People you meet

People are fascinating subjects, providing endless variety for the photographer in search of an interesting picture. No matter how many portraits we see, the human face's seemingly infinite variability of shape, colour and expression keep the subject fresh. It's one thing to get a professional model into a studio where you have control of  timing, background and lighting, but street portraits are something else entirely.

First you have to work up the nerve to ask. Not easy at any time, but if the person is is engaged in performance, customer service or even just wearing a silly hat, it can be a bit easier. Perhaps even more challenging are the technical aspects of getting the shot. All the things taken for granted in the studio go out the window in the street. Lighting is rarely ideal, backgrounds can be a distracting nightmare, and you don't have the luxury of taking your time - you are after all imposing yourself on peoples busy lives. However, when it comes off, it can be really rewarding, which provides all the encouragement you need to keep trying.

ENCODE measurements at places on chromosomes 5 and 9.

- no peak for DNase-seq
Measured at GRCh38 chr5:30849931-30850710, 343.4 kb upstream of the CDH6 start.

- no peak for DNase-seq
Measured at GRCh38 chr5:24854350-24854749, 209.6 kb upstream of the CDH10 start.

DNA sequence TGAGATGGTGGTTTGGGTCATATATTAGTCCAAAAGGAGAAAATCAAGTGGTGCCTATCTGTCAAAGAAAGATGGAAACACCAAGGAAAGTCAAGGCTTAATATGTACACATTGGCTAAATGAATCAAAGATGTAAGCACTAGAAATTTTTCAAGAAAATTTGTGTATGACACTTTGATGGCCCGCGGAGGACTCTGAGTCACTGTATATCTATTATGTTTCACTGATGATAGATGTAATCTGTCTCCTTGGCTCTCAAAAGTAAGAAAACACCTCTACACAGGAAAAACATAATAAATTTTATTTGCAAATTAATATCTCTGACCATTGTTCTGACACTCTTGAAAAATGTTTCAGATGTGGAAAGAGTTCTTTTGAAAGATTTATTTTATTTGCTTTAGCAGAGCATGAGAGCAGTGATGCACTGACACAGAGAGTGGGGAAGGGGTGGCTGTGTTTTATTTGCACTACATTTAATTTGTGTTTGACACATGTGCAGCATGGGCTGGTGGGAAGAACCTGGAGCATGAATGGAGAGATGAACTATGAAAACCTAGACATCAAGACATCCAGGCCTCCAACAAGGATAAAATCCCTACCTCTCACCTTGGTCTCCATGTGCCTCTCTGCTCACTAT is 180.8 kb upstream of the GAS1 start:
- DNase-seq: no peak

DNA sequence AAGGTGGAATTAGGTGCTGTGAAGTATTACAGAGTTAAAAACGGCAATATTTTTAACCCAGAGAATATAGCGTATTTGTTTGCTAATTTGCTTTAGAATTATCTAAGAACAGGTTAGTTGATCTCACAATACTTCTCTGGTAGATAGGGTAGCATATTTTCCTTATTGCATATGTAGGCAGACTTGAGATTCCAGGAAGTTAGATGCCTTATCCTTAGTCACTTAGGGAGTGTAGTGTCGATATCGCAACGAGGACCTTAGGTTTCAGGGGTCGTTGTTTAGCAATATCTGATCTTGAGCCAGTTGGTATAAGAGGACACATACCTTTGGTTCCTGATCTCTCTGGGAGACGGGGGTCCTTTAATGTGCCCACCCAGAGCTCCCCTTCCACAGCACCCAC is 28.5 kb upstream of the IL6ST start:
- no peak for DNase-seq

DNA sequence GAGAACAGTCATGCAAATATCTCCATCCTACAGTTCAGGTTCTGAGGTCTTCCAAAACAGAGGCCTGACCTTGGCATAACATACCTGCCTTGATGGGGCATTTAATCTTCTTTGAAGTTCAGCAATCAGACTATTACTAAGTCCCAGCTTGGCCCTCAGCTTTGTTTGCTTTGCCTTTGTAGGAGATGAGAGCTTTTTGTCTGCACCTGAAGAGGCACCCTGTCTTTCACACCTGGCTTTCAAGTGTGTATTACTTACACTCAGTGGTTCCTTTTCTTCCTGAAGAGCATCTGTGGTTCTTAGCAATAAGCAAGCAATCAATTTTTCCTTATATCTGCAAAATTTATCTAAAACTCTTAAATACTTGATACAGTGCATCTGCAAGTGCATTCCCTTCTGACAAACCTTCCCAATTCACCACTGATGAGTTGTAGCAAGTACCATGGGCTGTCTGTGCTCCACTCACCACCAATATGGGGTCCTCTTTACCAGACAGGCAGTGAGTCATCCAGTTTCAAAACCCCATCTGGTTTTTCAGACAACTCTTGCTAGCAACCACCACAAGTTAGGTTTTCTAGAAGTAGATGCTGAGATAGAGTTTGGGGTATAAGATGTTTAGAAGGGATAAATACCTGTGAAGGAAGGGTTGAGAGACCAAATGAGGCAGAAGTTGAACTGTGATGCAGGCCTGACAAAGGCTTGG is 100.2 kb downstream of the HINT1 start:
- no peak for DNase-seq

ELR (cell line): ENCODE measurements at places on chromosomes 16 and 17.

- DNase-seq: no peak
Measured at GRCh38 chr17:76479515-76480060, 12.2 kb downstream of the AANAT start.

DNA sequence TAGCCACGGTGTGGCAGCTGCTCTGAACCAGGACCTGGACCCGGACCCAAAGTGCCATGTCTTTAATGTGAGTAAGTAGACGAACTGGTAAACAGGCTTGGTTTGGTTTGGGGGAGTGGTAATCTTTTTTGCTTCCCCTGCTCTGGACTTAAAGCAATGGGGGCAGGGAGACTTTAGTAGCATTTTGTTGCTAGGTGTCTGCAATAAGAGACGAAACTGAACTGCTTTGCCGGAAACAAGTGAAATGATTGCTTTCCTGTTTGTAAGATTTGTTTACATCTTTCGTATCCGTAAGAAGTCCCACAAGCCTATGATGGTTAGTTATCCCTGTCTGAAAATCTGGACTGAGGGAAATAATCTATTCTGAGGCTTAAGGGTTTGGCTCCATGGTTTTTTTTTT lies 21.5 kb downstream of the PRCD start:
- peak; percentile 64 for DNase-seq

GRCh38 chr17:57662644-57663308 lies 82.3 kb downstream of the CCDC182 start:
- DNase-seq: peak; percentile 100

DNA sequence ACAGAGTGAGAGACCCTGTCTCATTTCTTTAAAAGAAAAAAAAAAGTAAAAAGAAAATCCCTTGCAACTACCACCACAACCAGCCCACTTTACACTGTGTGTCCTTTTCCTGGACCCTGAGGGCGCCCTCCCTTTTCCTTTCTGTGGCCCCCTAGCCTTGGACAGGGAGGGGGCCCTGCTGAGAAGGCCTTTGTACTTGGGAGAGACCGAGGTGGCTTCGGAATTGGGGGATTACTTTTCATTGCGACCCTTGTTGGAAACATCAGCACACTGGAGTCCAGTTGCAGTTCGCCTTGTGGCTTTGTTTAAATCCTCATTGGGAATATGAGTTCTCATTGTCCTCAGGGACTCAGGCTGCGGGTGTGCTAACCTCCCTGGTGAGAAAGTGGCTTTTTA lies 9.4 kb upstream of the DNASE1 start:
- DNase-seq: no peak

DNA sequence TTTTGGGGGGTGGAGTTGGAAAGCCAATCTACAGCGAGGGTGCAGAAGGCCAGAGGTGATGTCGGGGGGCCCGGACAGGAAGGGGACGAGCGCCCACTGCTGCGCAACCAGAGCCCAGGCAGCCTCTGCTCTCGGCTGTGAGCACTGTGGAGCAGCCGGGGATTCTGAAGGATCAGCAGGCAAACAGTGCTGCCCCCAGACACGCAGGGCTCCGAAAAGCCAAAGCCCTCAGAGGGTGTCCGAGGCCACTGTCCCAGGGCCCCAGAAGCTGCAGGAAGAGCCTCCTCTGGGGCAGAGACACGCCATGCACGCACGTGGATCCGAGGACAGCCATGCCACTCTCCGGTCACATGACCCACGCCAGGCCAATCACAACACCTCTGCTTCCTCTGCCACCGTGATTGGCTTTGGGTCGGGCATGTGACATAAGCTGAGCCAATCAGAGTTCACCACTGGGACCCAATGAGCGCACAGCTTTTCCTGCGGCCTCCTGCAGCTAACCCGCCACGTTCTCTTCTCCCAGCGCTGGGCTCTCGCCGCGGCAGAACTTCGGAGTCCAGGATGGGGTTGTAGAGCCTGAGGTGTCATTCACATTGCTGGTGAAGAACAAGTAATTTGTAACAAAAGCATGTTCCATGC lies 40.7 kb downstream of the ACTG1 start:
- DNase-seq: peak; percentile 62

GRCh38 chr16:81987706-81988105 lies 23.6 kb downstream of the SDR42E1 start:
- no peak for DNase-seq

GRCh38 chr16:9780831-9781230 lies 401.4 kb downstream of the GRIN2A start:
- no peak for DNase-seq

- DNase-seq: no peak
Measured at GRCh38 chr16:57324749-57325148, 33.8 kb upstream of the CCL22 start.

Spring has sprung

I download and listen to a handful of podcasts each week, mostly involving photography. There was one - the name of which escapes me - which I haven't listened to for a couple of years, but which nevertheless left me with a quote I still remember. "There are photographers who are famous for their portraits, and photographers who are famous for their landscapes, but none who are famous for photographing flowers." Which is not to say great photographers haven't photographed flowers, just that it was probably more of a pleasant sideline than the reason they became great.